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Prince George’s delegates approve artificial-turf fields at county high schools

The Prince George’s County House Delegation on Friday approved a state bill that would require the installation of artificial turf fields at all county high schools, after County Executive Rushern L. Baker III (D) rescinded his opposition to the measure.

The delegates voted 19-3 to approve the bill even though the county Board of Education said this week that it was against the measure.

Dels. Tawanna Gaines, Barbara Frush and Josephine Pena-Melnyk, all Democrats, voted against the bill.

Del. Jay Walker (D-Prince George’s), the bill’s sponsor, told his colleagues on Friday that the bill is about safety and saving money.

He read quotes from area high school coaches who complained of injuries sustained by athletes because of the poor conditions of their fields. He also said it would cost about $700,000 to install synthetic fields at each of the county’s 21 high schools and about $4,000 a year to maintain each one, noting that it costs about $30,000 a year to maintain the grass fields at each school.

But delegates who opposed the measure raised questions about where the money would come from to pay for the installation. They were also concerned that the bill mandated the fields.

Walker’s original bill said county funds could be used to pay for the fields. He amended the bill Friday, allowing state school construction funds and money from the Open Space program, which pays for parks and recreation, to be used pay for the installation.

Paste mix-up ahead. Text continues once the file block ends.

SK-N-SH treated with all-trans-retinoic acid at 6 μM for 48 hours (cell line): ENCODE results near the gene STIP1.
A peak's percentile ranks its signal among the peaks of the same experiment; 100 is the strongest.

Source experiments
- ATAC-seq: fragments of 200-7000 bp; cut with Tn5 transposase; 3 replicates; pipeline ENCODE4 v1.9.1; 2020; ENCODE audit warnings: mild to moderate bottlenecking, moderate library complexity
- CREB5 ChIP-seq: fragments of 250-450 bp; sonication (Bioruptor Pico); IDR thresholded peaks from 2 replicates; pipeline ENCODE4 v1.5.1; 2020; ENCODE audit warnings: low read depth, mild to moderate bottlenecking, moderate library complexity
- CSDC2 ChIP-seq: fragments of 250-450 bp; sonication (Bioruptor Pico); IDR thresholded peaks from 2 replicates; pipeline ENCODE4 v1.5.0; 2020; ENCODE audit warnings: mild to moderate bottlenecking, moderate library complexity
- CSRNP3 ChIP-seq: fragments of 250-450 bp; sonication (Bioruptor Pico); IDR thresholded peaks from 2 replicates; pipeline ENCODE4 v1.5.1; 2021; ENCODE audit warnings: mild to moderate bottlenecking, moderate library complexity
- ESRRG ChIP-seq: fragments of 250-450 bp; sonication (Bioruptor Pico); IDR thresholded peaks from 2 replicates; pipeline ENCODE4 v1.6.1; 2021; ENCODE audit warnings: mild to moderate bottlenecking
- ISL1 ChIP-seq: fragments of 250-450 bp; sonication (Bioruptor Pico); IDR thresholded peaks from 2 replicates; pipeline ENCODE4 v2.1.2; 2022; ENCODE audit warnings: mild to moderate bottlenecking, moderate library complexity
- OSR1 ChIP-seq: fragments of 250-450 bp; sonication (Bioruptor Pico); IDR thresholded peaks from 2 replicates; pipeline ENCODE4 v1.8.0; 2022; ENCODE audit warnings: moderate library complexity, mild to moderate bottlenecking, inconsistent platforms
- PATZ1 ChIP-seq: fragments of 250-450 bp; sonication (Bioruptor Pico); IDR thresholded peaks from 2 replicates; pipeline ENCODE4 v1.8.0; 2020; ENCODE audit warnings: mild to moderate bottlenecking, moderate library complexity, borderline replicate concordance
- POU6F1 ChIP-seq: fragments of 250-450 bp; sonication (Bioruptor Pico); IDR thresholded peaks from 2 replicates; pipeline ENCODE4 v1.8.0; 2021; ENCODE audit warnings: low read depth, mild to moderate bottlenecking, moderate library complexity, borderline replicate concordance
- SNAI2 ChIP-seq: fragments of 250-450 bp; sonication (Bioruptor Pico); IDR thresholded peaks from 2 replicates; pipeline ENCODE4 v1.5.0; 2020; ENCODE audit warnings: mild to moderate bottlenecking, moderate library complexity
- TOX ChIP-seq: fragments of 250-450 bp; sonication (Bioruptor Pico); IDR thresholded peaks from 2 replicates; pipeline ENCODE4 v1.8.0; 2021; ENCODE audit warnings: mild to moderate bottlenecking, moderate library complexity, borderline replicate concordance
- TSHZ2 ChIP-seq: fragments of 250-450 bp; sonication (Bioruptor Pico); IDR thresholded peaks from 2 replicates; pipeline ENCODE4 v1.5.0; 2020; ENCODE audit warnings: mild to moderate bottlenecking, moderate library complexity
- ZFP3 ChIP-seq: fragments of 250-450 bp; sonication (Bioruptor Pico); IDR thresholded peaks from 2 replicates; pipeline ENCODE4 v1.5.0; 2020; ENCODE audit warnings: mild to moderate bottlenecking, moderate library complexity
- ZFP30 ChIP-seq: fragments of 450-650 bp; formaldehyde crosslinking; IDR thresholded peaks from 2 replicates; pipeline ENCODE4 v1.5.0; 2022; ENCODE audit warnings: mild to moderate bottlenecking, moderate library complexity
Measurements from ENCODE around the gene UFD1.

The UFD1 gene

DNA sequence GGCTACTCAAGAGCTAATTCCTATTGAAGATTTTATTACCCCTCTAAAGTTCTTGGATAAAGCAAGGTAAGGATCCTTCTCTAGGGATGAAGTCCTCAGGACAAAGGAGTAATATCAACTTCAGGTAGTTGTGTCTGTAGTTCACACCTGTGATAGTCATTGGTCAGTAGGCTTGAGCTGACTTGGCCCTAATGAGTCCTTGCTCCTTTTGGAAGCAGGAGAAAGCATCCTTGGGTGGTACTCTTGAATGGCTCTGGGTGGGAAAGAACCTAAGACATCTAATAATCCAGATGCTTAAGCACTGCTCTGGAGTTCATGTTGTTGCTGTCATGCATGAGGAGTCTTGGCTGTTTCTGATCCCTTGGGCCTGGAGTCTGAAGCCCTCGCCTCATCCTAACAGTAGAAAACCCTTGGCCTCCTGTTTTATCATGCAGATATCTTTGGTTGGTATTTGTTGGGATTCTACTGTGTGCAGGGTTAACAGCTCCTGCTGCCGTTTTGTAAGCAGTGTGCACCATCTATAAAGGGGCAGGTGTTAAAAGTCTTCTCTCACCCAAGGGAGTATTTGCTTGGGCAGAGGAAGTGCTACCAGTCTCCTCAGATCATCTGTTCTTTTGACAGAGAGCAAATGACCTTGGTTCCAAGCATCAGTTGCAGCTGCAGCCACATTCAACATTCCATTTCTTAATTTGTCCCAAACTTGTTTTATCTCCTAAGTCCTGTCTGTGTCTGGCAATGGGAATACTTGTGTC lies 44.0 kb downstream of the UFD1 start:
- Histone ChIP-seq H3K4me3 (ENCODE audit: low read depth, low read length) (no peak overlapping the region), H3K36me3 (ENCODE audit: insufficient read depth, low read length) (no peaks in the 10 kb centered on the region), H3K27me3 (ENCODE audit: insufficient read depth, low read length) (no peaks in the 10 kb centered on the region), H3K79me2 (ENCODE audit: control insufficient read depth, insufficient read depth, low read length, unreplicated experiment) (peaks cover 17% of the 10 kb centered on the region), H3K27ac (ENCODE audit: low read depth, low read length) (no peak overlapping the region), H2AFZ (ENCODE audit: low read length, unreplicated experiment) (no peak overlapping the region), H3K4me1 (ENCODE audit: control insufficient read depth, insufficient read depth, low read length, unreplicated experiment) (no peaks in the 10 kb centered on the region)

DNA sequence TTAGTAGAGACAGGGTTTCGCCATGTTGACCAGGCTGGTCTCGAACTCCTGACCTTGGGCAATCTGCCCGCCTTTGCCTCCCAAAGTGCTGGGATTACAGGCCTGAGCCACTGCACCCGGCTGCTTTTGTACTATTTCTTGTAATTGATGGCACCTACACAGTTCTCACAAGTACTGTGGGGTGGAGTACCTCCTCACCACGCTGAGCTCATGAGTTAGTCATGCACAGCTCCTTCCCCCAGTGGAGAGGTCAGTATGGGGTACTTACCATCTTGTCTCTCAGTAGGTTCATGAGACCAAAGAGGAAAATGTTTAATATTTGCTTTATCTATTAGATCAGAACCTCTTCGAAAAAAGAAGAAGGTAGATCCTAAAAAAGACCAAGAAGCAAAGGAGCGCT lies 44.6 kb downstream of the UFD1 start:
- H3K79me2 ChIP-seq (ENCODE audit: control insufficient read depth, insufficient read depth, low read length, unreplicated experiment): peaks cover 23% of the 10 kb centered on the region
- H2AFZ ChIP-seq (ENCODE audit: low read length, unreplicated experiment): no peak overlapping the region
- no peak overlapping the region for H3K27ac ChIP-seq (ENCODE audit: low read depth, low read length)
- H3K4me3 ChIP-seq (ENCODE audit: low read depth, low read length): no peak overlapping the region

“Every dollar that is diverted for turf fields from the Board’s Capital Improvement Program deprives Prince George’s County school children from having a leaky roof fixed, a boiler repaired, or a grease trap replaced,” the school board wrote in a letter to the delegates.

The board said that it has a “billion dollar backlog” in capital improvement projects and that those projects should not have to compete with artificial fields.

But a Baker spokesman said the county executive had rescinded his opposition after it was ensured that no county funds would be used to pay for the fields.

“To our knowledge, no other county has mandated the installation of turf fields so it was important for the County Executive in these tough fiscal times to ensure that, in the event of the bill’s passage, that there was a dedicated funding source for the county to pay for the fields other than county general funds,” said Scott Peterson, a spokesman, in an e-mail.

In addition to hearing from the school board, delegates received a letter from 13 environmental and civic groups opposing the bill, including the Prince George’s County Sierra Club and Safe Healthy Playing Fields Coalition. The Prince George’s County Planning Board took no position on the bill, saying the amendments “have sparked a philosophical debate among the County leadership that deserves to be settled before it is appropriate for the Planning Board to weigh in.”

In other action, the delegation voted to approve a piece of legislation that would create a task force to review the operations of the school board.

Four delegates did not vote on the measure. Del. Anne Healey (D-Prince George’s) walked out of the room as her name was being called for the vote.

The school board has opposed that bill, as well, saying it needs to focus on its search for a permanent school superintendent. Former school chief William R. Hite left in September for a job in Philadelphia.

Del. Geraldine Valentino-Smith (D-Prince George’s), who sponsored the bill, said the legislation is “not coming out of criticism of the school board.” She said the task force will look at best practices, examining its strengths and weaknesses.

Ovetta Wiggins covers Maryland state politics in Annapolis.



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